• The revitalized House Dining system will have an array of new food stations throughout the five dining halls, including an Indian food station in The Howard Dining room at Maseeh Hall.

    Photo courtesy of Bon Appétit

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A buffet of options coming for House Dining

Exciting array of new food stations, new cuisines — and old favorites — coming to the dining halls.


MIT Campus Dining is working with Bon Appétit, the recently selected vendor for the expanded house dining program, to ensure that students enjoy meals that are both interesting and healthy. Bon Appétit is focused on using quality ingredients and home-cooking techniques to create outstanding meal options: soups and sauces handmade from scratch, breads and pastries made in-house daily, farm-to-fork organic produce and meat wherever possible, and much more.

One of the many benefits of MIT’s dining plan is that students will enjoy all-you-care-to-eat service at every meal. This means diners can experiment with new choices and enjoy old favorites at each of the five dining halls based on personal tastes and nutrition, without worrying about the cost of individual items.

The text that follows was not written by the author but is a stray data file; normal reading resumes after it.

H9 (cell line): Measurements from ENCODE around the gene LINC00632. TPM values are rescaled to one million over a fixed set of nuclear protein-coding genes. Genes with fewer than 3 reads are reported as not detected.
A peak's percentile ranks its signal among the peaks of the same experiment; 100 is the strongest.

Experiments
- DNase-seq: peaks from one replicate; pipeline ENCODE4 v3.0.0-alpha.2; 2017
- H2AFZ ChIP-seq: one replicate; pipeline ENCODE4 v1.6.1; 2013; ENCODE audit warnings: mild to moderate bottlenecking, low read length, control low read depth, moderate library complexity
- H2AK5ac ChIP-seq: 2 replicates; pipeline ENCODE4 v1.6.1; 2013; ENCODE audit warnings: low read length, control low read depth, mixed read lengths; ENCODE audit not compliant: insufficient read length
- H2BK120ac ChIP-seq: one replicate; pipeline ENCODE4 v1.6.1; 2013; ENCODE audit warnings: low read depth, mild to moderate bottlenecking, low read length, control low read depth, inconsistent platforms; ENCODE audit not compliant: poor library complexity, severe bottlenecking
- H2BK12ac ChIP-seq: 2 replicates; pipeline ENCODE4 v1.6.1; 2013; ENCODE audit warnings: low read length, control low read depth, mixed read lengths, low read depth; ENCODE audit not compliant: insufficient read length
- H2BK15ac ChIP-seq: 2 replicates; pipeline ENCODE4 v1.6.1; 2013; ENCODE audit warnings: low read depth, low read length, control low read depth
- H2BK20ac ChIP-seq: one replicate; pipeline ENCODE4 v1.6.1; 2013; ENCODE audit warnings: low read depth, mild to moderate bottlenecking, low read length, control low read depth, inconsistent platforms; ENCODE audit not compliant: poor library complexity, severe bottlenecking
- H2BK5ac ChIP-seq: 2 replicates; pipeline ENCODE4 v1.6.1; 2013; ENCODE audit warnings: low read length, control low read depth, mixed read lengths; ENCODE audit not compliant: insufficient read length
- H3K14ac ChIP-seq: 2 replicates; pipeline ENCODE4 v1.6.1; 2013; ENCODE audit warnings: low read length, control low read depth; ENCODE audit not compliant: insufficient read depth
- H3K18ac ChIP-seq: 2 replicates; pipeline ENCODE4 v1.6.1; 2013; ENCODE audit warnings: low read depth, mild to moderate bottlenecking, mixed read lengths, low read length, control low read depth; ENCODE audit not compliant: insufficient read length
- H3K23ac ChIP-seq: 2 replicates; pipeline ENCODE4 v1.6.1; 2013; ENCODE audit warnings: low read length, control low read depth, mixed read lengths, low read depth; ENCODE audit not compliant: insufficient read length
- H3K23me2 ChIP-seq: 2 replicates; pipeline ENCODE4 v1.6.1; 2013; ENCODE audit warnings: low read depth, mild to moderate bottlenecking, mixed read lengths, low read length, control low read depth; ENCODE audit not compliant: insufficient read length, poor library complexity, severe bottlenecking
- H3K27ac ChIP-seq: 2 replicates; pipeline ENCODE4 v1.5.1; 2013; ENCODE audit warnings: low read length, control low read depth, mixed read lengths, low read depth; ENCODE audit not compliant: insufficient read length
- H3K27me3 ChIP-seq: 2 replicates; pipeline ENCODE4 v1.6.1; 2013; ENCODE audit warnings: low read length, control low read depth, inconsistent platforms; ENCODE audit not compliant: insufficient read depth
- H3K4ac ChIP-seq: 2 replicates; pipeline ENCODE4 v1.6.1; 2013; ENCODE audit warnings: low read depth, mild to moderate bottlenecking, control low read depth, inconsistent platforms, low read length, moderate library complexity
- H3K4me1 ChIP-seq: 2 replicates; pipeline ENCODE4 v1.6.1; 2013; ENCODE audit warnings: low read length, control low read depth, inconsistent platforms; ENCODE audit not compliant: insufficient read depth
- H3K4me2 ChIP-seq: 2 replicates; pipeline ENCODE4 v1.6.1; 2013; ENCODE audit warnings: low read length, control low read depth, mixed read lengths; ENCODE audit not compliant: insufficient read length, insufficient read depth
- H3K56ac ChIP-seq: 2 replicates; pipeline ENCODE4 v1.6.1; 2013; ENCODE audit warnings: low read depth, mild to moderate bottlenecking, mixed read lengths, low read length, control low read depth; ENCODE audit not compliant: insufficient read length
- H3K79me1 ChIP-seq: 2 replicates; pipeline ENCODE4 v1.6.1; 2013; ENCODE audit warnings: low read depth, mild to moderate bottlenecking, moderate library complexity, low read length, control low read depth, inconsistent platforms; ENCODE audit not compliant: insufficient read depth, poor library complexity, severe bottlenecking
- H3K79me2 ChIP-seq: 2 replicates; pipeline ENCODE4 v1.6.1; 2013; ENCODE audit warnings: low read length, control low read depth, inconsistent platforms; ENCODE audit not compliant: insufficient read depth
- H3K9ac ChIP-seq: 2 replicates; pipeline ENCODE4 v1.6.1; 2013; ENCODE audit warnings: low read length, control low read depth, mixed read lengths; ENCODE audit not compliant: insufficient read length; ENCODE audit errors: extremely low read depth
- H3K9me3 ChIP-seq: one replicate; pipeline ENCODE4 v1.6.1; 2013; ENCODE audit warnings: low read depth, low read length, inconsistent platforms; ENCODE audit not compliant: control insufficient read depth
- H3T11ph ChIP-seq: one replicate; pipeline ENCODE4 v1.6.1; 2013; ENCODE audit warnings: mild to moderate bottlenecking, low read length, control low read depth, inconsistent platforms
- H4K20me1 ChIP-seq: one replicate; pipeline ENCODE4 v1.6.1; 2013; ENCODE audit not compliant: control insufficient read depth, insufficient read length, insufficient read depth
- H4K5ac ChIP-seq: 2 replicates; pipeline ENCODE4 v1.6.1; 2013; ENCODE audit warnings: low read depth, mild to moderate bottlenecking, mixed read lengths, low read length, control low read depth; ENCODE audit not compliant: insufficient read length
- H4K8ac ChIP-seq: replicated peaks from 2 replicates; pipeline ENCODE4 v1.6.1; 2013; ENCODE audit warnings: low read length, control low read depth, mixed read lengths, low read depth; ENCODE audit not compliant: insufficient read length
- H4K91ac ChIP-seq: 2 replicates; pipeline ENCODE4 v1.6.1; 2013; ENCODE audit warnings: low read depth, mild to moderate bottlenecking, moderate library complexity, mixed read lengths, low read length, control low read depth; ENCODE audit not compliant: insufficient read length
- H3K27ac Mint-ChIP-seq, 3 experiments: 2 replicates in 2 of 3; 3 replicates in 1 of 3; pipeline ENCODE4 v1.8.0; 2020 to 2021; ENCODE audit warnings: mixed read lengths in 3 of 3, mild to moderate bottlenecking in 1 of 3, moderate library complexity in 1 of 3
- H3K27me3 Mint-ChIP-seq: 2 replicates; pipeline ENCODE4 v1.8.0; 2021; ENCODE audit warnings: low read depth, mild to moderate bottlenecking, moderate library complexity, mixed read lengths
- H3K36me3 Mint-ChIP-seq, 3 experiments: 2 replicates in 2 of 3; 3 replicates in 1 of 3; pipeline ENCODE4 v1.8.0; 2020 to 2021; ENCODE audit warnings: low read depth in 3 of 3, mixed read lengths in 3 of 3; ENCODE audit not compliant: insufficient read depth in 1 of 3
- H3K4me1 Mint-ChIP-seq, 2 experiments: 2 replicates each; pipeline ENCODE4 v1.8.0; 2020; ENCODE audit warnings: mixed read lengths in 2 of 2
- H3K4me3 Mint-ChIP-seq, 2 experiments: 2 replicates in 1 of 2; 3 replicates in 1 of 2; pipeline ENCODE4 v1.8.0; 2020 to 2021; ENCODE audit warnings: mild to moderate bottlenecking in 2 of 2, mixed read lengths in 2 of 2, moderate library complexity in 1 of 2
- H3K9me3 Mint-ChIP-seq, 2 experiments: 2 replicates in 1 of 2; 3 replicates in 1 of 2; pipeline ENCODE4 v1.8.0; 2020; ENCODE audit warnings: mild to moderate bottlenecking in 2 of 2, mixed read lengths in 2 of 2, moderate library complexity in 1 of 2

Dining halls will be open for hot breakfast and dinner, with Maseeh Hall operating a lunch service and Simmons providing late-night dining options, but students on a tight schedule may opt for grab-and-go breakfast in all locations or boxed lunch from Maseeh.

Those interested in a boxed lunch will order the night before and can pick up their lunch during breakfast service the next morning. Students adhering to a halal diet will find numerous options, and the new “pure” station operating in each hall will feature changing selections of vegetarian dishes prepared with the freshest possible ingredients.

At all residence halls, MIT and Bon Appétit will be offering expanded stations with unique food selections that emphasize both flavor and nutrition. Each of the dining halls will feature at least one specialty station that all students participating in the meal plan may enjoy. Based on student feedback, stations may rotate to reflect the wants and needs of those living in that particular dining residence. For the upcoming semester, proposed new stations are as follows:

Baker House

  • Pi: The Pi station will feature handmade pizzas, calzones and casseroles. All pizzas are mixed and kneaded in the MIT kitchens, and the sauce is a simple mixture of quality ingredients: tomatoes, garlic, aromatic herbs and olive oil. Students may also select house-made bread and grill their own panini using Pi’s daily selection of fresh ingredients.
  • Sushi: At the sushi bar, students will find the freshest sushi prepared regularly throughout dining hours alongside lo mein salads, seaweed salads, soups and edamame.

McCormick Hall

  • Creperia: Students may customize crepes from the expansive list of daily ingredients. The creperia will also offer one sweet and one savory specialty crepe each day.